Slovenia Traveler Information - Travel Advice
Travel Advice with a Travel Advisory overview from the US State Department. Here we cover Visa, Safety & Security, local Laws and Insurance in our Slovenia Traveler Information guide.
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Note: Always check that your destination country is one approved for travel by your travel insurance provider.
PASSPORT VALIDITY: Six months recommended; at least three months beyond your planned departure from the Schengen area.
BLANK PASSPORT PAGES: One page required for entry stamp.
TOURIST VISA REQUIRED: Not required for stays under 90 days within each 180-day period.
CURRENCY RESTRICTIONS FOR ENTRY: 10,000 euros.
CURRENCY RESTRICTIONS FOR EXIT: 10,000 euros.
Embassies and Consulates
Telephone: +(386) (1) 200-5500
Emergency After-Hours Telephone: +(386) (1) 200-5500
See the Department of State’s Fact Sheet on Slovenia for information on U.S. – Slovenia relations.
Entry, Exit and Visa Requirements
Visit the Embassy of Slovenia website for the most current visa information.
Traveling Through Europe: If you are planning to visit or travel through European countries, you should be familiar with the requirements of the Schengen Agreement.
- Your passport should be valid for at least three months beyond the period of stay if you plan on transiting a Schengen country. Review our U.S. Travelers in Europe page.
- You will need sufficient proof of funds and a return plane ticket.
- For study, employment, or any stay longer than 90 days within a 180-day period, you must apply for a long-term (D) visa or temporary residency prior to entering Slovenia.
- Applying for residency is time consuming. U.S. citizens must submit an FBI criminal records certificate less than three months old apostilled by the Department of State. Please see our website for information.
- Remaining in Slovenia or the Schengen Area beyond 90 days without a residency permit may incur large fines, deportation, criminal charges, and/or travel restrictions.
- For additional information about visas for the Schengen area, see the Schengen Visa page.
- Foreigners must carry official identification at all times (U.S. passport or a Slovenian residence card ).
- You must obtain a stamp in your passport upon entering the Schengen Area and show it when departing.
- Non-EU citizens staying longer than three days must register with the police within 72 hours of arrival. Hotels and apartments or houses rented through a company will register you. In all other cases, you must register yourself at a police station. Failure to register can result in hefty fines.
HIV/AIDS Restrictions: The U.S. Department of State is unaware of any HIV/AIDS entry restrictions for visitors to or foreign residents of Slovenia.
Safety and Security
Terrorism: Terrorist groups and those inspired by such organizations are intent on attacking U.S. citizens abroad. Terrorists are increasingly using less sophisticated methods of attack – including knives, firearms, rudimentary Improvised Explosive Devices (IEDs), and vehicles – to more effectively target crowds. Frequently, their aim is unprotected or vulnerable targets, such as:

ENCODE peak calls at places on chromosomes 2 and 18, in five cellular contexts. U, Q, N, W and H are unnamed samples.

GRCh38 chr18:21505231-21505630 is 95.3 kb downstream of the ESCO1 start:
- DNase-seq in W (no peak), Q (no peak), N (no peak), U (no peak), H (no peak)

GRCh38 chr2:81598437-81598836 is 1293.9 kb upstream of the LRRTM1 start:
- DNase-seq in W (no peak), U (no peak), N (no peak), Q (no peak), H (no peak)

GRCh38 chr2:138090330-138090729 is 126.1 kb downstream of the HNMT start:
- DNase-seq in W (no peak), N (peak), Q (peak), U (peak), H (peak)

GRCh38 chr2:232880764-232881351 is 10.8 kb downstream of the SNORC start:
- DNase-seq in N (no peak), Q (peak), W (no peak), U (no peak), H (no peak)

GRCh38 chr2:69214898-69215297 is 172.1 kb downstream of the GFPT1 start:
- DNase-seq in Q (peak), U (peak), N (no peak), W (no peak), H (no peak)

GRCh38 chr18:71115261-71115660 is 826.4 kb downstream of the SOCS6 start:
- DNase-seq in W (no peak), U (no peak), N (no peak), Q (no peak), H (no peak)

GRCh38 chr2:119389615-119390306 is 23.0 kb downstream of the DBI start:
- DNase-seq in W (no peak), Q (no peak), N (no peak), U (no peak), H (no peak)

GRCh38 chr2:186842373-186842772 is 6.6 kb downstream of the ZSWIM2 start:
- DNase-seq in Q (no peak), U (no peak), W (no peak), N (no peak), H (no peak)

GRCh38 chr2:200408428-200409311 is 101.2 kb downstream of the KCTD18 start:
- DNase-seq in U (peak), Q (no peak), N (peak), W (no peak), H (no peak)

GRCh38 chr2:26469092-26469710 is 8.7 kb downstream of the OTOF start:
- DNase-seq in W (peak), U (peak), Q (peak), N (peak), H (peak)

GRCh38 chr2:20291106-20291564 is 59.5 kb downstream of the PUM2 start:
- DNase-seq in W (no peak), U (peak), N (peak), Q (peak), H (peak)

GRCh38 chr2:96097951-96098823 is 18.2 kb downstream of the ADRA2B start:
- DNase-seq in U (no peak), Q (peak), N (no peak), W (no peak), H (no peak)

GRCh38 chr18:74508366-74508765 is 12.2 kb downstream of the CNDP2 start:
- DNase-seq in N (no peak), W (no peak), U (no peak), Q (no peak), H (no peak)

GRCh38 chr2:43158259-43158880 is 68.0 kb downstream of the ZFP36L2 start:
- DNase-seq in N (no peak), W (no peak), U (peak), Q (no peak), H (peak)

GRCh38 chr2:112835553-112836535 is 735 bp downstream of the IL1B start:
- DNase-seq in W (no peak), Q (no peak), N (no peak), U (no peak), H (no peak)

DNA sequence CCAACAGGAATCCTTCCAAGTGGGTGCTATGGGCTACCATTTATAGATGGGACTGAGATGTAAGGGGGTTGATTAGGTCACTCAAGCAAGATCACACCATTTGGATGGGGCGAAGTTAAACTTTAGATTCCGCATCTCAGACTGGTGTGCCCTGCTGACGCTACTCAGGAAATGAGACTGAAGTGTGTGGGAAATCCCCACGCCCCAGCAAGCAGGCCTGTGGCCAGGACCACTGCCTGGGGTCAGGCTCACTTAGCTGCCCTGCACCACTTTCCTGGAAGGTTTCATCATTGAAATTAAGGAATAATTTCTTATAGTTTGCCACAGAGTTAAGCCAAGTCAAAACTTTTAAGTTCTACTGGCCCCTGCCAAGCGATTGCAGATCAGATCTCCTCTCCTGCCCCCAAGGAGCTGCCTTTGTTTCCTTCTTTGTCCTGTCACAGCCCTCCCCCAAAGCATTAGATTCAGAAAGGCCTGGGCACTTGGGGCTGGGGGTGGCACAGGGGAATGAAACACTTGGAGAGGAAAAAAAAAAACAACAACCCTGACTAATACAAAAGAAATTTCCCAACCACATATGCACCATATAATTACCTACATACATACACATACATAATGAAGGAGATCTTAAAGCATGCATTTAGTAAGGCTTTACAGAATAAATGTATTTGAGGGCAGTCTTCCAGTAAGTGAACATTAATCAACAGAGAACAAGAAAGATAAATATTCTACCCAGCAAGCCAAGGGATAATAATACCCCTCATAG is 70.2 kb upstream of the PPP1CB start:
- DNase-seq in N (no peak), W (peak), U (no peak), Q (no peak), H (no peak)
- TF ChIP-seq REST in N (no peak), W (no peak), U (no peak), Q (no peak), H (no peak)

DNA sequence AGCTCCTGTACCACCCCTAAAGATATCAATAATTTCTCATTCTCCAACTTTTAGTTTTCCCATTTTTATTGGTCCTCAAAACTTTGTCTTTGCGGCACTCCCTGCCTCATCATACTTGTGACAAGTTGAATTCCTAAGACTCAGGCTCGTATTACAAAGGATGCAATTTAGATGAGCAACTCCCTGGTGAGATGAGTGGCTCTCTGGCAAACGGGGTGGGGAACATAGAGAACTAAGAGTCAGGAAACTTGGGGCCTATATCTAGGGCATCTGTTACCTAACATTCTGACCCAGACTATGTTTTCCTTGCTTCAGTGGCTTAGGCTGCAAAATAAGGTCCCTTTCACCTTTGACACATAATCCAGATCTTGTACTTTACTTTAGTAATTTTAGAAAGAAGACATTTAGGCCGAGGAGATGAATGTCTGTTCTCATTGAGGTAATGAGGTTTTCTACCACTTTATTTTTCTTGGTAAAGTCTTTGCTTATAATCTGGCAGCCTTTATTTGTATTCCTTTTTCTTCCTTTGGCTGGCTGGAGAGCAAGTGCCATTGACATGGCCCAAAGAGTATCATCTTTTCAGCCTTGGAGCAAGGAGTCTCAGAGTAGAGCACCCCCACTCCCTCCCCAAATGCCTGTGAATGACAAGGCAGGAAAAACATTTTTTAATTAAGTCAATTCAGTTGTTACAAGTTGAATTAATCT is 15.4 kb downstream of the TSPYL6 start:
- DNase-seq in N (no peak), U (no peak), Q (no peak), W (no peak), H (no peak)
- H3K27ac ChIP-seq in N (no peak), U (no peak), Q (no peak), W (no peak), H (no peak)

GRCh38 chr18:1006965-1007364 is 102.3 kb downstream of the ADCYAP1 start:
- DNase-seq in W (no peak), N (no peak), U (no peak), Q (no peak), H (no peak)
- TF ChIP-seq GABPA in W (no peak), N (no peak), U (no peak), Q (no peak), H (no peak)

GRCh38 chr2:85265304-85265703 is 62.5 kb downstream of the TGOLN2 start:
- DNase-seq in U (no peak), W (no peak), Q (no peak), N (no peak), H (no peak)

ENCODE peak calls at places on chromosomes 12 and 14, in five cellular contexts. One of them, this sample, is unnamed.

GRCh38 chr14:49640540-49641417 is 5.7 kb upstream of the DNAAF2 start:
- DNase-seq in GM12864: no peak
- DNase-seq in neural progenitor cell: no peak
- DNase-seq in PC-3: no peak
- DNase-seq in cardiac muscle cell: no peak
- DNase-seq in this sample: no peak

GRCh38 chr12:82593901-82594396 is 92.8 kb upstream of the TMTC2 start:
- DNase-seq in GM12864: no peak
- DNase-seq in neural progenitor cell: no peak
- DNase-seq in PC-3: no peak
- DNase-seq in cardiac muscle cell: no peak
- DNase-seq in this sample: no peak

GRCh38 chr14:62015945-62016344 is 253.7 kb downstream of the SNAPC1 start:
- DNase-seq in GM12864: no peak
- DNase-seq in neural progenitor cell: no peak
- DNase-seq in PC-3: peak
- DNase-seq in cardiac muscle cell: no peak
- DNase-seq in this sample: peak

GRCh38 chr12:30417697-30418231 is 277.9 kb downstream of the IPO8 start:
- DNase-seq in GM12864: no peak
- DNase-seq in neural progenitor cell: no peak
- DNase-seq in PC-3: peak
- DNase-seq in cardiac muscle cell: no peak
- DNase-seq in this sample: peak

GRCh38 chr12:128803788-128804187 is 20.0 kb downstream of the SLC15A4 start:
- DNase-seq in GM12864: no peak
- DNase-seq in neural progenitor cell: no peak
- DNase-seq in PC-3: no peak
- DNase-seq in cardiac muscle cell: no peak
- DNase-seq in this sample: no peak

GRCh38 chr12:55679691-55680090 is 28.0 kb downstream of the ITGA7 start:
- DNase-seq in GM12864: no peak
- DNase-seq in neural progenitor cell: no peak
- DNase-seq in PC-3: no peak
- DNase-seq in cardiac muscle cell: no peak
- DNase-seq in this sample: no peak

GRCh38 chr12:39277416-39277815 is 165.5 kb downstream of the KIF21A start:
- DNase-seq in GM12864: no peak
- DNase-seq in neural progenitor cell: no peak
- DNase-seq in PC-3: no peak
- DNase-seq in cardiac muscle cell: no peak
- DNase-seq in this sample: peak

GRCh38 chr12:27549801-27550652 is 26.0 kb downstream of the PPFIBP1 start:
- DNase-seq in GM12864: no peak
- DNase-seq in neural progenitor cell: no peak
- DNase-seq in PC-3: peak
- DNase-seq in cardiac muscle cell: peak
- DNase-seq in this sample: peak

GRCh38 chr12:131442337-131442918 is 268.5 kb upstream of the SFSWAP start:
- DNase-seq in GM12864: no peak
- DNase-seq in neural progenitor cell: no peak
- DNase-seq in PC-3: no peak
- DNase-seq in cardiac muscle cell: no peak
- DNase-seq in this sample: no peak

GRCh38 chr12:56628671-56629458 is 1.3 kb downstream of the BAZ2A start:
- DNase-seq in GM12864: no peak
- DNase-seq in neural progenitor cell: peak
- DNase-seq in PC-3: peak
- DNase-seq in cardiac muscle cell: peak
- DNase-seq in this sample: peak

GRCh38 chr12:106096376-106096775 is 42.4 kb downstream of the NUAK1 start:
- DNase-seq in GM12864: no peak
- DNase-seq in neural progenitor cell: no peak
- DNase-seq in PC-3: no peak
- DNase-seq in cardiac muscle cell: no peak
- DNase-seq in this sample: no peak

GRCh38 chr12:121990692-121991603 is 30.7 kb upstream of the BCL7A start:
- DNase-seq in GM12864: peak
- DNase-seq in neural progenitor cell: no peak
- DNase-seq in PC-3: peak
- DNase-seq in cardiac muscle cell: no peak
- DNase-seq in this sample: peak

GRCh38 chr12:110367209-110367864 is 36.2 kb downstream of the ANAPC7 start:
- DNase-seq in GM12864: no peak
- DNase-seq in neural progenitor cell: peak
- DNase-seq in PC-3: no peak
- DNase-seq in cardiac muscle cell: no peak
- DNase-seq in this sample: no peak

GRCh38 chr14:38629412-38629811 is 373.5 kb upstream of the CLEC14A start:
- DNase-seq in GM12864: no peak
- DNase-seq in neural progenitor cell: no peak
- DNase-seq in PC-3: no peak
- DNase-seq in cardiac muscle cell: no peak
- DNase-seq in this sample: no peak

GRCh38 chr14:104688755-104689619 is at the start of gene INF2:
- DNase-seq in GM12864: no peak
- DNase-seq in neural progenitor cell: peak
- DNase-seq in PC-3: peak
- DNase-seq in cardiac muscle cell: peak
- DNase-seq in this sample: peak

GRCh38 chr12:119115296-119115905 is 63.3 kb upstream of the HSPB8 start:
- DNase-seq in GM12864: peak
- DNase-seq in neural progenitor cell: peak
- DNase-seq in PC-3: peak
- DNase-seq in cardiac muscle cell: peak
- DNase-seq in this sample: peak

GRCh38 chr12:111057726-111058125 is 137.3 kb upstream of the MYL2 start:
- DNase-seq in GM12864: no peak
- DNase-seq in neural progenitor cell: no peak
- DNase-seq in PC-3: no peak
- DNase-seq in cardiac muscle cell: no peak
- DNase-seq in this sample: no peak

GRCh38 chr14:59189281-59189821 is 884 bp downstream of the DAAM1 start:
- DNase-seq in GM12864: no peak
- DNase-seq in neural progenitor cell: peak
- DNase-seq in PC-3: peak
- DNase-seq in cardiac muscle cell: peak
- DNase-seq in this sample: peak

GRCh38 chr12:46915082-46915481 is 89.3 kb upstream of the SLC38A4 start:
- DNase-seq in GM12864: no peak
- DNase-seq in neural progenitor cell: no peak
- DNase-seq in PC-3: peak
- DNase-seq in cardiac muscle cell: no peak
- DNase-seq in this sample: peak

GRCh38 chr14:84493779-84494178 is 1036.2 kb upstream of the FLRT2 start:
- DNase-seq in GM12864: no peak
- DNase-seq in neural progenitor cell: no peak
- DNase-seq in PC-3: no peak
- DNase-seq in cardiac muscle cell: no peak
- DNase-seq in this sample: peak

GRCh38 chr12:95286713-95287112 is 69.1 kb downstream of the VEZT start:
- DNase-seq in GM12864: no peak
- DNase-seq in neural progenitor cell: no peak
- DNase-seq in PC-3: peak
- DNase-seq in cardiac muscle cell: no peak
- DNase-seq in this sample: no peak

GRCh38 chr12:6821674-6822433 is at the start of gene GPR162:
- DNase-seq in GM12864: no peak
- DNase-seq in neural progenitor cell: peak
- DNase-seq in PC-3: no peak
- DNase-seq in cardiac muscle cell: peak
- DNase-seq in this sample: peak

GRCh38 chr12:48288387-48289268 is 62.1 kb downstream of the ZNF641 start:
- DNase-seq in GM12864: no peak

- High-profile public events (sporting contests, political rallies, demonstrations, holiday events, celebratory gatherings, etc.)
- Hotels, clubs, and restaurants frequented by tourists
- Places of worship
- Shopping malls and markets
- Public transportation systems (including subways, buses, trains, and scheduled commercial flights)
For more information, see our Terrorism page.
Crime: Slovenia’s overall crime rate is low. Incidents of purse snatching and pickpocketing are most common in the tourist areas, but robberies have been reported in less populated areas, primarily late at night.
- Use common sense, avoid isolated areas after dark, take security precautions, and report any incidents to the local police.
- Vehicle break-in theft is a problem. Always lock your vehicles, use vehicle anti-theft devices, and park in well-lit areas or in residential or hotel garages. Be aware that bicycle theft is disproportionately high for other similarly situated cities. Ensure your bicycles are secured before leaving them in a bicycle rack or bike park.
- Exercise caution at so-called "gentlemen's clubs." Such establishments have presented foreign customers with inflated bar bills, and threatened those who refuse to pay.
- U.S. citizens have reported sexual assaults in at least one nightclub in recent years. Use caution when accepting open drinks at bars or clubs, and don’t leave your drinks unattended.
Demonstrations: There are occasional strikes, protests, and other public demonstrations in Slovenia. Protests in Ljubljana are usually held in areas around Kongresni Trg (Congress Square), opposite the Slovenian Parliament, and sometimes near the U.S. Embassy.
- Some participants have occasionally expressed anti-U.S. sentiments.
- Even demonstrations intended to be peaceful can turn confrontational and possibly become violent.
- Avoid areas around protests and demonstrations whenever possible.
- Check local media for updates and traffic advisories.
- For additional information, check the Embassy’s website.
Victims of Crime: U.S. citizen victims of sexual assault are encouraged to contact the U.S. Embassy for assistance. Report crimes to the local police by dialing 113. For medical emergencies, dial 112. Contact the U.S. Embassy aby calling +386-1-200-5500. Remember that local authorities are responsible for investigating and prosecuting the crimes.
See our webpage on help for U.S. victims of crime overseas.
- Help you find appropriate medical care
- Assist you in reporting a crime to the police
- Contact relatives or friends with your written consent
- Explain the local criminal justice process in general terms
- Provide a list of local English-speaking attorneys
- Provide information on victim’s compensation programs in the U.S.
- Provide an emergency loan for repatriation to the United States and/or limited medical support in cases of destitution
- Help you find accommodation and arrange flights home
- Replace a stolen or lost passport
Domestic Violence: U.S. citizen victims of domestic violence may contact the Embassy for assistance.